21 October 2015

Josef Jakobs visits Cannon Row Police Station

During World War 2, almost all of the captured German spies were taken to Cannon Row Police Station in London for a preliminary interrogation/statement. 
Josef Jakobs, who arrived via parachute on January 31, 1941, was no exception.

After a cold night in a potato field near Ramsey, nursing a broken ankle, Josef was discovered by the local Home Guard and taken to Ramsey Police Station. After being processed by the Ramsey Police, Josef was transported to London on the afternoon of February 1, 1941.

Red Lion Pub, Derby Gate, London (copyright 2012 G.K. Jakobs)
Red Lion Pub, Derby Gate, London (copyright 2012 G.K. Jakobs)
Many of the German spies had been told by their handlers that London was a bombed-out wreck, but as Josef was driven through the streets of London, he would have realized that the Abwehr spymasters had been lying.


Josef's escorts may have driven down Whitehall Avenue, passing Trafalgar Square enroute to Derby Gate, just past the Horse Guards Parade and No. 10 Downing Street. Turning left off of Whitehall/Parliament Street, Josef may have seen the Red Lion pub crouched on the corner of Parliament Street and Derby Gate.

Former New Scotland Yard (left) & former Cannon Row Police Station (right) (from Google Streetview)
Former New Scotland Yard (left) & former Cannon Row Police Station (right)
(from Google Streetview)
The Red Lion was an iconic place. It could trace its roots back to a medieval tavern built on the site in 1434. Over the centuries, the pub acquired the name Red Lion and ales were downed with enthusiasm by many illustrious folk. Charles Dickens had been a regular visitor back in his day. And, sitting so close to Downing Street and the Houses of Parliament, the Red Lion was a popular watering hole for British Prime Ministers, including Sir Winston Churchill.

Perhaps, on that gloomy February evening, as Josef's transport turned into Derby Gate, Churchill sat in the gloomy interior of the Red Lion, sipping a rationed ale.

But Josef was to have no ale to ease the pain of his broken ankle. His destination was just around the corner, Cannon Row Police Station.

The imposing edifice of Cannon Row Police Station had been built between 1898 and 1906 with Flemish and Baroque embellishments. It was constructed as part of an expansion of New Scotland Yard (constructed 1887) and was given the police station code letters "AD".

Each London police station had a two letter code, and in the case of Cannon Row, the AD was often expressed as Alpha Delta. The station was responsible for policing Buckingham Palace, Windsor Castle, The Palace of Westminster (Parliament), No 10 Downing Street, Clarence House, St. James' Palace. It was also responsible for all major events and demonstrations that took place in Central London.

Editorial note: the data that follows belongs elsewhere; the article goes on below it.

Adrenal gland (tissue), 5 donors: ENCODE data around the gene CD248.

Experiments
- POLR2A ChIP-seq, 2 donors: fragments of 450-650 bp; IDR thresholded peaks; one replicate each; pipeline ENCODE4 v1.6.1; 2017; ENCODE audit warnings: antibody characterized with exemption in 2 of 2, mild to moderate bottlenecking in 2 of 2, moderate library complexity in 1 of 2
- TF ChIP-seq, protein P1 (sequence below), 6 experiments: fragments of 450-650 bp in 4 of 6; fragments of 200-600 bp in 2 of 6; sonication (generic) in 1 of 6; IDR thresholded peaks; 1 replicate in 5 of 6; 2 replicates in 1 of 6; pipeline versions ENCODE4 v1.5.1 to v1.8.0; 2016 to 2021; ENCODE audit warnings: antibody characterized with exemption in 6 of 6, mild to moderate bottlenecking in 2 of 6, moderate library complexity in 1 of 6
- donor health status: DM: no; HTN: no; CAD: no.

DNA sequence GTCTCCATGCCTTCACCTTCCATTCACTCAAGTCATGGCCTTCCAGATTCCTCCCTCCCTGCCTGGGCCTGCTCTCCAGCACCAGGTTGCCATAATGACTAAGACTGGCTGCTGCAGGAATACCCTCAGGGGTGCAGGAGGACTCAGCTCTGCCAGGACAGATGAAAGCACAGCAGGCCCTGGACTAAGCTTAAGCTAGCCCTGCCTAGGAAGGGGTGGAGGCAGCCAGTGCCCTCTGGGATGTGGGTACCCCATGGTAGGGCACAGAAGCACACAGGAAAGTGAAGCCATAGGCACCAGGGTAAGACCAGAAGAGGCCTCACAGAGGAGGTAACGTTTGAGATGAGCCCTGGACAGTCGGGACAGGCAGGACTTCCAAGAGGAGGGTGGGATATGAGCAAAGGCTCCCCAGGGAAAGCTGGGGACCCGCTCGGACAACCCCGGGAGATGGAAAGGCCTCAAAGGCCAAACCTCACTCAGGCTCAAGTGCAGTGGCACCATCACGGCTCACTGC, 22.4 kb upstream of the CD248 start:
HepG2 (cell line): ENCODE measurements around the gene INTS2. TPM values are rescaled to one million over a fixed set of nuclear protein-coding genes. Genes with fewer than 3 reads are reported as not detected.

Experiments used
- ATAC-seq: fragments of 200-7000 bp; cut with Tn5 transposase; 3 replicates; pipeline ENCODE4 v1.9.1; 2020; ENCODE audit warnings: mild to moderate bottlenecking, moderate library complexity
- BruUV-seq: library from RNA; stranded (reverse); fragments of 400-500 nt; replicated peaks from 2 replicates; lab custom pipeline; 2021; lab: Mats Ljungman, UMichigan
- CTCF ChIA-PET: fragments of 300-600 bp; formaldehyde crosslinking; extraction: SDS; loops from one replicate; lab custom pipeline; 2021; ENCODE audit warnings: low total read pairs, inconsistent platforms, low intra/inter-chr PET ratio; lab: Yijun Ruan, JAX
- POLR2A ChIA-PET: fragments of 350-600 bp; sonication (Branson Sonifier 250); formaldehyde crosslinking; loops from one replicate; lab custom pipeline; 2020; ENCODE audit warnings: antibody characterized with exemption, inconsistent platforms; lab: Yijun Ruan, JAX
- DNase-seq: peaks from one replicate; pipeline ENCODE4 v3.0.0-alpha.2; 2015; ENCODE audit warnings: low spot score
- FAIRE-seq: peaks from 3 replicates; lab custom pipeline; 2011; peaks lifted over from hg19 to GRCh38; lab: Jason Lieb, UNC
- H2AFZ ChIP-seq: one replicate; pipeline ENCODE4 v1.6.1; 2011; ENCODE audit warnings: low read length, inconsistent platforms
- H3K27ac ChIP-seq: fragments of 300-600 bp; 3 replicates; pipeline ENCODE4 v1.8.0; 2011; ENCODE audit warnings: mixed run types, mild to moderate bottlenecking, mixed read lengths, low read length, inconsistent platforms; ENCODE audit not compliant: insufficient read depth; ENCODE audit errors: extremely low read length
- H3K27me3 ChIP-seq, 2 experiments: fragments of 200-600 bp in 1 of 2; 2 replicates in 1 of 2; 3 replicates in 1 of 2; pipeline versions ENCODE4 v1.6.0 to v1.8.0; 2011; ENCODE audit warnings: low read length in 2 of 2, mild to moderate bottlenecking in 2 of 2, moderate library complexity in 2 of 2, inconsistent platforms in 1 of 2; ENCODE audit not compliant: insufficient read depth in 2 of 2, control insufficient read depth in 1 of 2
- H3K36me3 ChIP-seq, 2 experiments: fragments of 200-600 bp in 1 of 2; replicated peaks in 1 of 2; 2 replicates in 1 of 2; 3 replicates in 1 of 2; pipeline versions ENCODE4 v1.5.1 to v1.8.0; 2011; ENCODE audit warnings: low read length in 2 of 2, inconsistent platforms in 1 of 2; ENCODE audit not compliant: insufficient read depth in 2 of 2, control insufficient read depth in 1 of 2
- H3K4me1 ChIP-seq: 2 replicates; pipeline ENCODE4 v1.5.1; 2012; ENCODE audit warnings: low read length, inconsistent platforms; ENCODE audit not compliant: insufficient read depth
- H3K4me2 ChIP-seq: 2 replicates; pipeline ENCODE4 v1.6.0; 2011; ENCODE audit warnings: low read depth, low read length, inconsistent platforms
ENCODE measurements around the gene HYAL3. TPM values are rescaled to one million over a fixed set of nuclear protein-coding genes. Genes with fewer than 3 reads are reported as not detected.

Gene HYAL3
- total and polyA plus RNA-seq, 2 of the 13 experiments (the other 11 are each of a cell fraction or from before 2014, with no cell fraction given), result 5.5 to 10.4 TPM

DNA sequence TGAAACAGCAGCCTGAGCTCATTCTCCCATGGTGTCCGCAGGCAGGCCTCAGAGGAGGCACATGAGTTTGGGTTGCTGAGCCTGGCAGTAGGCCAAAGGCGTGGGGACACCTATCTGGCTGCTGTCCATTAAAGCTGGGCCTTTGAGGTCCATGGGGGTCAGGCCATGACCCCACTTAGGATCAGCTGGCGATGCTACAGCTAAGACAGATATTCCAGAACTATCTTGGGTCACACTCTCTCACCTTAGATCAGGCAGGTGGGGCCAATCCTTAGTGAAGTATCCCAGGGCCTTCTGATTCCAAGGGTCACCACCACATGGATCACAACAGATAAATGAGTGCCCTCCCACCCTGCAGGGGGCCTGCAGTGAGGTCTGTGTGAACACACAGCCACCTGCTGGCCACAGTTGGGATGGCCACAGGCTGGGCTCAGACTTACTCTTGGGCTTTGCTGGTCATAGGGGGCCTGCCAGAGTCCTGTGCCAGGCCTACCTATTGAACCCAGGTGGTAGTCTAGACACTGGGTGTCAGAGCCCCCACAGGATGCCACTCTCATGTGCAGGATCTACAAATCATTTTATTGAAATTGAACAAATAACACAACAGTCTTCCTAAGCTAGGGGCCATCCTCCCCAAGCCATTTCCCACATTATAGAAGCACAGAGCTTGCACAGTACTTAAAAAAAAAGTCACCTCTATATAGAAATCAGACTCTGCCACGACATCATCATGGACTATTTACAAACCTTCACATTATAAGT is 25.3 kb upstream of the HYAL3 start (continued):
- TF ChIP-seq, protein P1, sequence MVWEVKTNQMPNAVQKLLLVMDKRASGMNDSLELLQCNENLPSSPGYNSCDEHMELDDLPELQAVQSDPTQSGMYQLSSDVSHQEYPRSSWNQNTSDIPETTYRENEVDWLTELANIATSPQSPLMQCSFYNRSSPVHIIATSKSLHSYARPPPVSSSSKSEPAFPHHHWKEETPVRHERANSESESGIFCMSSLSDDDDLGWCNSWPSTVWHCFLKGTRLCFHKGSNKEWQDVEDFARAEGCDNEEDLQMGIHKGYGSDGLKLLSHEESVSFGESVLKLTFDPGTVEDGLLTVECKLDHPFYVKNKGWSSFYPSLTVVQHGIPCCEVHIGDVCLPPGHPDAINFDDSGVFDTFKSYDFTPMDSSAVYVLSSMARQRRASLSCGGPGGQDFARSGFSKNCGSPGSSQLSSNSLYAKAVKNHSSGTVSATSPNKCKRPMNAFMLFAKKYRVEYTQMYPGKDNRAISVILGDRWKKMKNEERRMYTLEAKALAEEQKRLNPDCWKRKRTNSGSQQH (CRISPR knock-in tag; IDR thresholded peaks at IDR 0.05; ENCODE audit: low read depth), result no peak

Entering Cannon Row Police Station from Victoria Embankment (circa 1940) (from FlickRiver)
Entering Cannon Row Police Station from Victoria
Embankment (circa 1940) (from FlickRiver)
The more familiar name of Cannon Row Police Station was a reference to the small street that ran south of Derby Gate in the direction of the Parliament Buildings. The little street of Canon Row had originally housed the canons of St. Stephen's, Westminster. By 1941, however, the canons were long gone and the name had morphed a bit. Today, you will find reference to Canon Row Police Station as well as Cannon Row Police Station.

When Josef arrived outside the doors of the police station, he was carried inside on a stretcher and taken to an interrogation room.

After an inspection by the Police Doctor, Josef was proclaimed fit for questioning, a task carried out by Major Thomas Argyll Roberston, an officer of His Majesty's Forces, and a member of MI5. Robertson was in charge of double agents, and it was his job to determine if Josef was suitable double agent material.

Cannon Row Police Constable at Victoria Embankment entrance (circa 1940) (from FlickRiver)
Cannon Row Police Constable at Victoria Embankment
entrance (circa 1940) (from FlickRiver)
Based on Josef's voluntary statement, Robertson concluded that Josef was indeed a malleable prospect for double cross work, the only hiccup being his rather nasty ankle fracture. It was this, more than anything that would eventually force MI5 reluctantly move Josef's name from the potential-double-agents list to the candidates-for-execution list. After his questioning, Josef received an injection of pain medication from the Police Doctor and was transferred to Brixton Prison Infirmary.

Josef would visit Cannon Row one more time, in June 1941, when he would make another statement to an MI5 officer, this time Lt. Col. William Edward Hinchley Cooke. Many other spies would make statements to Hinchley-Cooke within the walls of Cannon Row. Most of those spies would find themselves destined for the gallows.

Cannon Row Police Station was eventually closed in 1992 and the members of that station amalgamated with the Bow Street Police Station. But the imposing building still remains, crouched on Victoria Embankment.

References
Alpha Delta Plus website 
Red Lion Pub website

No comments: